December 28th, 2019 by Guest Author
Home Lab Deep Dive: Dive Into Storage
We’ve now got servers out of the way and if you’re like me, you’ve chosen some power-hungry beasts that heat your little home office. At some point I want to move back into a house that has basements as those seem to an awesome location for such things unless you have an actual wiring closet built in to your house. We will now go over another important piece to your home lab - storage. There are several decisions that need to be made regarding storage, and each one will affect your lab a little differently. In this post, we will go over the differences between disk types, controllers, storage, and storage protocols so you are completely prepared to make the best decision.
Drives are one piece of your storage. There are several types of drives used today, and each can have a different impact on your storage infrastructure. We have made many advancements in disk drives and SSDs over the last two decades and we aren’t slowing down soon. While I wasn’t around for the original disk drives, they started off as impressive pieces of machinery that held small amounts of data compared to todays. The 4 main types of disks I will go over are:
- SATA Drives
- SAS Drives
- M.2 Drives
SATA stands for Serial Advanced Technology Attachment. Most of your home computers use SATA drives. They are inexpensive and can hold large amounts of data. As of the writing of this article, I believe the largest is around 16 Terabytes. When SATA 1.0 was introduced in 2003, they were a big jump over the hard drive technology they replaced, PATA or Parallel Advanced Technology Attachment. They could transfer much faster (originally 1.5Gbit/s or 150 MB/s) than the outgoing drives, which maxed out at 133 MB/s. They additionally offered features such as better hot plug (plugging in a hard drive while the system is on) and a much smaller cable connector only using 7 pins instead of 40 or 80. Since its introduction, SATA has evolved several revisions to where we are today. SATA 3.0 or Serial ATA-600 is the current iteration and has improved performance greatly. As you might have guessed, current transfer speeds are up to 600 MB/s and over the interim versions have added more features, such as Native Command Queueing, which has increased performance. As mentioned at the outset, the main driver for these disks is the amount of data they hold and the price point. They offer good performance and are more than enough for most home labs.
The next are SAS drives. SAS drives or Serial Attached SCSI was a replacement for the older Parallel SCSI disks. SAS entered the market in 2004 with the SAS-1. SCSI or Small Computers System Interface disks operate differently than SATA. SAS has taken a lot of the original problems of having to give addresses to the disks and other headaches that system admins had to deal with. SAS drives use a different command set based on the original SCSI command set and are more intelligent. SAS drives are also faster than SATA. Part of this is due to the command set, but also because of the interface itself and disk platter spindle speed. SAS is also full duplex, which means it can transmit and receive at the same time. The hard drive disk platters they use can spin as high as 15,000 RPM. SATA disks spin at 7,200 RPM or slower. They also use higher voltages that allow cable lengths to be longer. Current speeds of SAS-4 (current version) are 22.5Gbits/s or approximately 2500 MB/s. We find SAS disks in enterprise servers and they are more expensive. These are great to use in your home lab, but they will cost you more and usually be smaller disks.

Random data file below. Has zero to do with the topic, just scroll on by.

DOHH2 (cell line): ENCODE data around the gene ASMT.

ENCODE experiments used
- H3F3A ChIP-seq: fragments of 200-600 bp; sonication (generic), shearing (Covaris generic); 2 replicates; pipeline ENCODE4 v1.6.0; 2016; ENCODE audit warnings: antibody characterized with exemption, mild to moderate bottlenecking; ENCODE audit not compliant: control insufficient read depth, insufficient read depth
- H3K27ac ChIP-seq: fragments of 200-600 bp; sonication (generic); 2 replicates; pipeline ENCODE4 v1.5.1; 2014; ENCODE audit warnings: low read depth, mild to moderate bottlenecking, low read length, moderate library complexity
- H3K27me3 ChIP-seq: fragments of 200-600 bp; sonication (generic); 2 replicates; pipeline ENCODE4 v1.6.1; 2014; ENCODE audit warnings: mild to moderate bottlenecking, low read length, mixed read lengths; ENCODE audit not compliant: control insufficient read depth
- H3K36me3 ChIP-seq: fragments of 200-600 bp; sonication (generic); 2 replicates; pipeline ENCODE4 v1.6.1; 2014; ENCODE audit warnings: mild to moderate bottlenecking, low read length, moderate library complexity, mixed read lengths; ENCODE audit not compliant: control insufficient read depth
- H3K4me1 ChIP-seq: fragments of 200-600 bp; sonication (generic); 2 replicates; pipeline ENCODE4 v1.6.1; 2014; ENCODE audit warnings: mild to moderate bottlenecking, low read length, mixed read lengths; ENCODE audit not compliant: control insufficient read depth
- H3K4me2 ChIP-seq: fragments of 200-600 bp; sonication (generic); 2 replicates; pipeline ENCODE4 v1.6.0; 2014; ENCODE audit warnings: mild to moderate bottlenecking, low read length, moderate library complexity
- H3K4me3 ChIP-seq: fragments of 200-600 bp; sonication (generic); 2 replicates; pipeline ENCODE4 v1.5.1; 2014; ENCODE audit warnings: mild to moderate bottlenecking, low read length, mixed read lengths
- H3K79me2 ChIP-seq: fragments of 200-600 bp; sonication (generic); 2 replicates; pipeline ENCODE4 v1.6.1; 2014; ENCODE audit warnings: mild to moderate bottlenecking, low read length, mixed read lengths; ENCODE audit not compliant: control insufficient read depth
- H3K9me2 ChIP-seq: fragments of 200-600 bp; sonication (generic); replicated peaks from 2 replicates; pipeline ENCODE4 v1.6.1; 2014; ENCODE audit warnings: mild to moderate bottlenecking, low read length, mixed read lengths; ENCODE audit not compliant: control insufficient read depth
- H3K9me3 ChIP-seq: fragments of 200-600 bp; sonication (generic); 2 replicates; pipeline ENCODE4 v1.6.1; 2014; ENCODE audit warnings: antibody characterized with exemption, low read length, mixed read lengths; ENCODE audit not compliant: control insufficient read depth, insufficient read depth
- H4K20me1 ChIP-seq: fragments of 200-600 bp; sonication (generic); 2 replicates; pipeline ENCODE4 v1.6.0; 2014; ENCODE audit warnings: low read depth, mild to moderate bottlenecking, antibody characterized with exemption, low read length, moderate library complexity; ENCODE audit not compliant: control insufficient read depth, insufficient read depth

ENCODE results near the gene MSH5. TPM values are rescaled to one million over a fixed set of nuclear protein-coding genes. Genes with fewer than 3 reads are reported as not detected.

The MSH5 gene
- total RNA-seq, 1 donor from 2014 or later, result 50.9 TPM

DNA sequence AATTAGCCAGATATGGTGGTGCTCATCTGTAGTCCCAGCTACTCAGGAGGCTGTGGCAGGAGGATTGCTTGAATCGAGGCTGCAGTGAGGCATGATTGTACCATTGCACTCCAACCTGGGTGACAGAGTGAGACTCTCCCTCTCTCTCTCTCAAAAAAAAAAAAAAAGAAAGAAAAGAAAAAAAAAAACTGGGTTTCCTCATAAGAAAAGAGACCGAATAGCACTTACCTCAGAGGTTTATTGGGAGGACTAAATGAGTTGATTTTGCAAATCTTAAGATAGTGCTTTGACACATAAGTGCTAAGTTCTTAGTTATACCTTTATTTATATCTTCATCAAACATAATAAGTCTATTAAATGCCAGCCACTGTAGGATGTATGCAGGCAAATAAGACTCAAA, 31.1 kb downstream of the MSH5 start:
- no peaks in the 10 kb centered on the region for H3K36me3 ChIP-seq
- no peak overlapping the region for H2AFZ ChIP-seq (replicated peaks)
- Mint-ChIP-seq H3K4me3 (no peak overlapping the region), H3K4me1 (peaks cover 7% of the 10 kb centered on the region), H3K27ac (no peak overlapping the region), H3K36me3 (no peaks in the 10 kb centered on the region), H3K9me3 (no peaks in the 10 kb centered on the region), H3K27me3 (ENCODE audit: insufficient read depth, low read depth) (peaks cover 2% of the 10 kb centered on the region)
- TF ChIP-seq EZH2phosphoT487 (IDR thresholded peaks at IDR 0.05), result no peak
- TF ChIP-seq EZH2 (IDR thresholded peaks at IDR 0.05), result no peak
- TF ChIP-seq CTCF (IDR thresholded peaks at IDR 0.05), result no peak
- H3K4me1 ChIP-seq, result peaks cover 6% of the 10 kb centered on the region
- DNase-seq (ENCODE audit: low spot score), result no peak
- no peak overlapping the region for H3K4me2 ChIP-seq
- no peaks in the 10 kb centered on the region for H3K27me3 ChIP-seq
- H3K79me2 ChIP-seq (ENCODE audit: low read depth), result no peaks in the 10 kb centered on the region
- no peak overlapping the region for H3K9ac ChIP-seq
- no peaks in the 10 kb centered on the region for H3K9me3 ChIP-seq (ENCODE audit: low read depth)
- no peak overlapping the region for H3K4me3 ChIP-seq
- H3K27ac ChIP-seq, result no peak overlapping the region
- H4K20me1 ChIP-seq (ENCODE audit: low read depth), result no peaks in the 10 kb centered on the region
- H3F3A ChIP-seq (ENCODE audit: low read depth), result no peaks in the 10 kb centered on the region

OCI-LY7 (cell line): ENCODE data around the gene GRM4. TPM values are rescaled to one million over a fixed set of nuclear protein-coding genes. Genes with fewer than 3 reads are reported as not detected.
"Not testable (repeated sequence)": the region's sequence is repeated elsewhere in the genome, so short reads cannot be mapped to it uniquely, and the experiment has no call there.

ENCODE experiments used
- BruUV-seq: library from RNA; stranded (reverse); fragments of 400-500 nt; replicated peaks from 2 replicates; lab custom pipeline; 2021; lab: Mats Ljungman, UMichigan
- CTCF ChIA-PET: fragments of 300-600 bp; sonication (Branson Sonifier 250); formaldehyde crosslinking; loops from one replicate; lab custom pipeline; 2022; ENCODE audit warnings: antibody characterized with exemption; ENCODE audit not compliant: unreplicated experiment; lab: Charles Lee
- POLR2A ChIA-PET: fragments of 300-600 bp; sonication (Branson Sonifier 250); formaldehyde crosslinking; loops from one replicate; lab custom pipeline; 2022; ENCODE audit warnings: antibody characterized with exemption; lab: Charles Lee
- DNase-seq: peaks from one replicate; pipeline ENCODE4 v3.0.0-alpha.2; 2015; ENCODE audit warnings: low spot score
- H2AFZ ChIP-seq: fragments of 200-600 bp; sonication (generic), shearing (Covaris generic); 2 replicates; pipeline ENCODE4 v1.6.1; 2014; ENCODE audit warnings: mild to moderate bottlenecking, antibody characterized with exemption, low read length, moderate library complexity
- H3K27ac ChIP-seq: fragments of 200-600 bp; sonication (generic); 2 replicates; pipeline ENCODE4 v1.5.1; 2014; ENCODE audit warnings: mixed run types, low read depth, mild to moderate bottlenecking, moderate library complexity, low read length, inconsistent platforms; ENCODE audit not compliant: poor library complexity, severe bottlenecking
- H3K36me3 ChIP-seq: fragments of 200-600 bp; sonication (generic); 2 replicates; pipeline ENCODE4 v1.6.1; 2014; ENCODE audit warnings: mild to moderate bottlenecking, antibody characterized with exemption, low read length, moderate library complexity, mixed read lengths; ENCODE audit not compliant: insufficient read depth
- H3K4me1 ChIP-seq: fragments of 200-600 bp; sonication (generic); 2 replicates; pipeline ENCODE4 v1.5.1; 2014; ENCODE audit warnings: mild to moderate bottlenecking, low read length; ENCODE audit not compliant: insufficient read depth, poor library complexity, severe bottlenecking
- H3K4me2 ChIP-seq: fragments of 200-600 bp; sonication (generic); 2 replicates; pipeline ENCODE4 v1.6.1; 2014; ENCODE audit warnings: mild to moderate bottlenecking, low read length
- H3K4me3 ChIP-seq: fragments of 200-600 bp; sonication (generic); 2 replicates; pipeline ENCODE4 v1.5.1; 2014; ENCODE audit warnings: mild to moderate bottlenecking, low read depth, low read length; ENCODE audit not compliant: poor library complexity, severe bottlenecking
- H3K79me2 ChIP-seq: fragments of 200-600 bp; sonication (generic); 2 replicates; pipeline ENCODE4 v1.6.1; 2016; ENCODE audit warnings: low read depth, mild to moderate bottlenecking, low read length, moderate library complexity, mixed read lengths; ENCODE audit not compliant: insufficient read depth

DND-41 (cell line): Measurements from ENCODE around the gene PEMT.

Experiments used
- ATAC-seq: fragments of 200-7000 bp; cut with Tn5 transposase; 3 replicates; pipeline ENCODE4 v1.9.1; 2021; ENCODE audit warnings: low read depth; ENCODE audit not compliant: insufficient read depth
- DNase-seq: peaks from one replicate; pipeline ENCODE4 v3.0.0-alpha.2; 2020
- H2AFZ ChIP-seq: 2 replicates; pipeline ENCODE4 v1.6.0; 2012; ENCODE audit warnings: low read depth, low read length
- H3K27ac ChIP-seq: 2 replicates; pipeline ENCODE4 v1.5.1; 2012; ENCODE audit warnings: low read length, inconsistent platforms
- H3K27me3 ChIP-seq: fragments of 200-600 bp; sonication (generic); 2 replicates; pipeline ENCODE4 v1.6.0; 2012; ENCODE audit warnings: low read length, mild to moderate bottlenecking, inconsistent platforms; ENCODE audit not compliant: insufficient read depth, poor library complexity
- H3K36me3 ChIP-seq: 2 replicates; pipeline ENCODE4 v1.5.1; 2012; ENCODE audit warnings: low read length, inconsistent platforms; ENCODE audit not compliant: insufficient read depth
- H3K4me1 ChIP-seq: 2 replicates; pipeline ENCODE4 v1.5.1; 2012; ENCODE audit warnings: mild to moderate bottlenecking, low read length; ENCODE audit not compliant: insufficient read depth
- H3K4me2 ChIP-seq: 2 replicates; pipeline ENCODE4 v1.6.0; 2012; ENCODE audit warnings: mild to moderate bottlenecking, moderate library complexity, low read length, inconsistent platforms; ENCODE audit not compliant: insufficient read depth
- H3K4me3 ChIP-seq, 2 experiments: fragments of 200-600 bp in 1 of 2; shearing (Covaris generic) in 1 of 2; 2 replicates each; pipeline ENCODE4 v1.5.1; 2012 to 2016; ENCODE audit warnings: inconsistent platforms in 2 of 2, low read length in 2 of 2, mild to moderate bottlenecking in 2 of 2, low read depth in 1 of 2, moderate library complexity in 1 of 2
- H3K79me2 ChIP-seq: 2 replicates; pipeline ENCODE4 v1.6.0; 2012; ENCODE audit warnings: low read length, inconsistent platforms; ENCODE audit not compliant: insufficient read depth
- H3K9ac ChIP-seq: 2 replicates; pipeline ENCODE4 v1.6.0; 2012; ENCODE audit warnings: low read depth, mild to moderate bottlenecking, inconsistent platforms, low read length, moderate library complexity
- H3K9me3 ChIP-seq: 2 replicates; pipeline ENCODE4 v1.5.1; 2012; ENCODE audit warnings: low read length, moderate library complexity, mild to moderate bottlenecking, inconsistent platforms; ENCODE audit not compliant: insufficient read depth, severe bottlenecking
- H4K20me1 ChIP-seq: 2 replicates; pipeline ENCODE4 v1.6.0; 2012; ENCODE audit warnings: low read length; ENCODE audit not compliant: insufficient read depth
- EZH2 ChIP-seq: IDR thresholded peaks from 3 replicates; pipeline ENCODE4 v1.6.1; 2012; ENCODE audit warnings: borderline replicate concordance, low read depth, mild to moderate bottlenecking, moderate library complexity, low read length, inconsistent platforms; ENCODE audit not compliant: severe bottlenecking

There is one drive type that can be confusing. NL-SAS drives. These are SATA drives with a SAS interface on them. They were introduced as a cheap way to get more storage on enterprise servers. They are more reliable than regular SATA drives, and the price falls somewhere in the middle.
SSDs are fast. No doubt about it, I would have everything in my home lab SSDs if I could afford it. SSD stands for Solid State Drives, and they don’t use disk platters; they use memory chips to store your data. Because of this, they are orders of magnitude faster than the previous drives discussed. Since SSD mainly describes the storage technology, you can find SSDs with SATA, SAS, NVMe and other interfaces. SSDs employ a few different chips and their speeds vary depending on which chips and controllers are used. While I won’t go into the deeper levels of SSD tech, I will leave you with the following. There are SLC, MLC, TLC, and QLC chips. The order I listed them is the order of speed. The slower the chip, the cheaper it will be, so if you use them, you can choose accordingly.
The final type of drive we will discuss are M.2 SSDs. They also use SSDs and can use either SATA command sets or NVMe command sets. If you use the regular SATA command set (there is also a difference in the physical interface) it will be about the same speed as a regular SATA SSD, maxing out about 600 MB/s. NVMe SSDs can hit speeds up to 5GB/s using AMD’s new motherboards. Even using “older” technology, we can still achieve 3500 MB/s read speeds. NVMe drives use direct paths to the processor to achieve their impressive speed. The price on these has decreased a lot in the last couple of months, but they are still approximately $100USD for the cheapest 1 Terabyte NVMe drives. Keep in mind that different speed chips (QLC etc) are used on these drives too, since they are SSDs.